Microsoft is looking to woo Windows developers towards selling their Windows 8 applications via the Windows Store…in part by offering them a better revenue split than they can get from Apple’s iTunes or Mac App Store, or from the Android Market. Microsoft plans to take a 30 percent cut of all app sales on the Windows Store—the same share charged by Apple and other app stores. However, when an app makes more than US$25,000, Microsoft will drop its cut to 20 percent, meaning developers will get to keep 80 percent of their revenue if they can pull in more than $25,000 with their app.
But there’s a slight catch: Windows Store apps will start at $1.49, rather than the $0.99 typical of other app stores; developers will be able to set their apps prices higher in intervals of $0.50 up to $4.99, although higher pricing tiers will also be available.
“Combining the broad reach of Windows, a new developer platform, best-in-class developer tools, a reimagined user experience, support for new chipsets, and a built-in Store with industry-leading business terms—Windows 8 is the largest developer opportunity, ever,” wrote Microsoft’s Antoine Leblond on the MSDN blog.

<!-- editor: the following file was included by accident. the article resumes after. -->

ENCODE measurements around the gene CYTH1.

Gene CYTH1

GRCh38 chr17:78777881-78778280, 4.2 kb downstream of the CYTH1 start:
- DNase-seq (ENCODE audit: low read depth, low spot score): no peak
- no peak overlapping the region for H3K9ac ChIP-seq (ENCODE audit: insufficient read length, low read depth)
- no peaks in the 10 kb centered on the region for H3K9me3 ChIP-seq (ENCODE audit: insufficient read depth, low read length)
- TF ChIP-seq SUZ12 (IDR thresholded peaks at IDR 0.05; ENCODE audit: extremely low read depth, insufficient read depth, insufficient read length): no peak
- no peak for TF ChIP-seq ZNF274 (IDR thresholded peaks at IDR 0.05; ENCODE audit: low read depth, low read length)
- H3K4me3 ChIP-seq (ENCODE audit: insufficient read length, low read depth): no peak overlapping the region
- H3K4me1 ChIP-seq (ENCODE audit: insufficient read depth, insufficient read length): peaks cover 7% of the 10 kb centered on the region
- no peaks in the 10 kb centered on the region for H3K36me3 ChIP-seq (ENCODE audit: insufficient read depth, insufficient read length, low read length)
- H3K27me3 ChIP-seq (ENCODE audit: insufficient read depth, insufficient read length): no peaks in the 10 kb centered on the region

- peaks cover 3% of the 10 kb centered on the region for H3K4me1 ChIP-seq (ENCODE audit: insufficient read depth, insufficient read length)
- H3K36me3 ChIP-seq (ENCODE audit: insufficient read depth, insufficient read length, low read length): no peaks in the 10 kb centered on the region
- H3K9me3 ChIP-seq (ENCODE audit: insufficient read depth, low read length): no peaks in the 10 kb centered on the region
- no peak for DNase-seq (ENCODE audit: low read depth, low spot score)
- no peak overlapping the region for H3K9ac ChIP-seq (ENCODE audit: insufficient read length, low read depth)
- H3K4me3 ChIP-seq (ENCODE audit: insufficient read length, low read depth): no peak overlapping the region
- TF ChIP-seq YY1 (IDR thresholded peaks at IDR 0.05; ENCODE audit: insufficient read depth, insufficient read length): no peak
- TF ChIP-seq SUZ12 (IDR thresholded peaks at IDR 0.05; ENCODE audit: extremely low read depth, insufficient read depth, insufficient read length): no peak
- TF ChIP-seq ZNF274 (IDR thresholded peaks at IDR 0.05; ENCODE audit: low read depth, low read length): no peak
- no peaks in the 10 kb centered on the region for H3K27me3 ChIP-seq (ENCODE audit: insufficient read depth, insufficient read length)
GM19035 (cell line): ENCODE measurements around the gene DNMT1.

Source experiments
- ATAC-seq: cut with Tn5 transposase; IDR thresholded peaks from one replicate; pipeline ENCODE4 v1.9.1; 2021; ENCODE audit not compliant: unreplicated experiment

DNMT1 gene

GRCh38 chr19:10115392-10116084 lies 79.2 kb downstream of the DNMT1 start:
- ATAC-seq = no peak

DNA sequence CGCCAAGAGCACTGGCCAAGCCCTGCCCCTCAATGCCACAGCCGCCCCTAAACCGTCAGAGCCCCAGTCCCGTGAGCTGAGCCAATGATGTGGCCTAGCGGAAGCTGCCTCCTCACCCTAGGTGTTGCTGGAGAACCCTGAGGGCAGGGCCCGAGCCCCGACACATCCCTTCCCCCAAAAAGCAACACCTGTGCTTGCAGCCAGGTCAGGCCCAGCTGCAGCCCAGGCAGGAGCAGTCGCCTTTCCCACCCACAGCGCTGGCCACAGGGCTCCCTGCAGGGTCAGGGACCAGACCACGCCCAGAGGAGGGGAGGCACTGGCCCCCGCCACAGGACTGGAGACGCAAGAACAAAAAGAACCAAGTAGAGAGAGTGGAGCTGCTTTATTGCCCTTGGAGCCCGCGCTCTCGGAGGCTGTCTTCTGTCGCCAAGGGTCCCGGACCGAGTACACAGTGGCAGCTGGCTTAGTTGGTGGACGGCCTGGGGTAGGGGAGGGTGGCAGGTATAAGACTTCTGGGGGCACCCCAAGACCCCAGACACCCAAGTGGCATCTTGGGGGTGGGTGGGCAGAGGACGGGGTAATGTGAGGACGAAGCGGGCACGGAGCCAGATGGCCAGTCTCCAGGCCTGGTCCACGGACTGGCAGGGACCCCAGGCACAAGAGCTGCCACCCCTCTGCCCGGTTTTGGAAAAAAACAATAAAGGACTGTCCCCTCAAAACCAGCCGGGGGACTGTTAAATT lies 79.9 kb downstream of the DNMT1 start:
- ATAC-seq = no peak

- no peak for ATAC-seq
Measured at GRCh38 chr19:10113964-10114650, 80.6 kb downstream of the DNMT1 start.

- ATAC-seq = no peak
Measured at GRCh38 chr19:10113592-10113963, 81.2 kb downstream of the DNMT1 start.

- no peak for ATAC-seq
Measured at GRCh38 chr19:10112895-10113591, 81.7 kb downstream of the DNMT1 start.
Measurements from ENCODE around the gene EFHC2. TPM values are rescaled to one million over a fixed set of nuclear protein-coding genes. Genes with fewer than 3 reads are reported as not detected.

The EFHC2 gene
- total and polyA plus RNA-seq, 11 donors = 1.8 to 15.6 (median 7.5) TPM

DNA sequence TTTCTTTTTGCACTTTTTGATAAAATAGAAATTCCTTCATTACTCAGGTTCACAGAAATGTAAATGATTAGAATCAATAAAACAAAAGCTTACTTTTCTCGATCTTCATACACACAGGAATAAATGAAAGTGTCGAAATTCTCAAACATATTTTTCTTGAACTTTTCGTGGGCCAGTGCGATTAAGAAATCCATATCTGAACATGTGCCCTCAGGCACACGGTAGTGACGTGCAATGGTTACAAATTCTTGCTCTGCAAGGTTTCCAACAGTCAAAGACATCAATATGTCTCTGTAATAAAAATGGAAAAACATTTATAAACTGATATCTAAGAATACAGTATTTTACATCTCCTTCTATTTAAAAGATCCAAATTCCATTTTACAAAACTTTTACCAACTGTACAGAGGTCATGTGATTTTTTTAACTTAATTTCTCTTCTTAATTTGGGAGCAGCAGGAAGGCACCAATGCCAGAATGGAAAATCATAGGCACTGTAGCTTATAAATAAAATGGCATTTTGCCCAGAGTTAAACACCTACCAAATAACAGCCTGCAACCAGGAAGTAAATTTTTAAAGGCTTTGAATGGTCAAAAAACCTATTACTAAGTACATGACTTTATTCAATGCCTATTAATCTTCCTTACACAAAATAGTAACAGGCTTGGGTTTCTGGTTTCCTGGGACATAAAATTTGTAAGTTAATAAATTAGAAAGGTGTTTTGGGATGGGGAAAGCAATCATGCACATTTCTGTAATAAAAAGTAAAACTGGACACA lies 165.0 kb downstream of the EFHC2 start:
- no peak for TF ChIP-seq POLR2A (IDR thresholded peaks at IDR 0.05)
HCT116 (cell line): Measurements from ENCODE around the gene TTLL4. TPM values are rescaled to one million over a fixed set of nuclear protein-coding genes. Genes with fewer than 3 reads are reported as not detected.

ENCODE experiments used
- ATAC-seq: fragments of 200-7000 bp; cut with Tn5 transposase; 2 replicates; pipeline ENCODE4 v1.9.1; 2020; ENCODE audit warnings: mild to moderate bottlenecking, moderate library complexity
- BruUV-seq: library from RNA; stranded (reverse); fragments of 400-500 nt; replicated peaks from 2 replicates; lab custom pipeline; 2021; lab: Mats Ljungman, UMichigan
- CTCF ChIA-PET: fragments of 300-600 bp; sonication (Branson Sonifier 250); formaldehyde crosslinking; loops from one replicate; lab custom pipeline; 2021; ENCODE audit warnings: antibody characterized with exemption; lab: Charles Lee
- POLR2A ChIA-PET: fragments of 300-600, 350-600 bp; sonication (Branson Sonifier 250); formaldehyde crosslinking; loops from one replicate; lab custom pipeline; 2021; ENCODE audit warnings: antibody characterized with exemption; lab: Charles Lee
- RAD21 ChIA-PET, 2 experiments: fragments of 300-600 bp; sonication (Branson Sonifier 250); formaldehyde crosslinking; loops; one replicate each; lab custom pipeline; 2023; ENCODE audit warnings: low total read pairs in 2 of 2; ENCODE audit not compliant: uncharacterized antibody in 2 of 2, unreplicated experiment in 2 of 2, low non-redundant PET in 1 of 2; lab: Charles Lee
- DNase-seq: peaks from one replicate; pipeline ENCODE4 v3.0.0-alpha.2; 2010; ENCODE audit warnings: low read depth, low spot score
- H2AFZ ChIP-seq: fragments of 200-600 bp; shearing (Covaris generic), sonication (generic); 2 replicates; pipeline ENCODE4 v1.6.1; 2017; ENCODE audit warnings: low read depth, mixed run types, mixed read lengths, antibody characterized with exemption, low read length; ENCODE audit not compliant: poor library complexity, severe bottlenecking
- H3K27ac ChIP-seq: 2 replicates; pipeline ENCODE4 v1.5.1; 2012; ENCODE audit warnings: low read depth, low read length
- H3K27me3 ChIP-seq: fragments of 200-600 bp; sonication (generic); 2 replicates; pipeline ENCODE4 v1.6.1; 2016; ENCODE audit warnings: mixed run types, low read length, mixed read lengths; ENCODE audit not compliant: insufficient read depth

The Windows Store will be a core feature of Windows 8, and will be the only distribution point for Metro-style applications, including those that can run on tablet devices running ARM chipsets. The Windows Store is expected to launch with a beta release of Windows 8 in February 2012. Third party apps will be available for the Windows 8 beta on an invitation-only basis: Microsoft hasn’t announced when it plans to open the doors to the broader ecosystem of Windows 8 developers.
The Windows Store will also offer trial versions of all apps, enabling users to test out whether software meets their need (or whether games are any fun) before buying.
Microsoft’s pitch to Windows developers, particularly for Metro-style apps, is that while there are more than 240 million Android devices and over 150 million iOS devices in the world, Microsoft has sold more than 500 million copies of Windows 7: that’s sheer sales momentum unmatched on any platform. And Microsoft plans to offer the Microsoft Store on a nearly worldwide basis, with localization to more than 100 languages.
Microsoft’s revenue sharing strategy seems most beneficial to developers who aim at the low end of the app pricing scale. An app priced at $1.49 will earn developers about $1.04 for every sale until it reaches $25,000; after that, the same app will earn $1.19, a 14.4 percent increase in per-copy revenue. The minimum price of $1.49 also means Microsoft earns about $0.35 per sale even with the 80/20 split, which ought to be enough to handle transaction costs and still have a little bit of money left over for Redmond. If the Windows Store minimum app pricing were $0.99, Microsoft might not be able to cover its own transaction costs with an 80/20 split.
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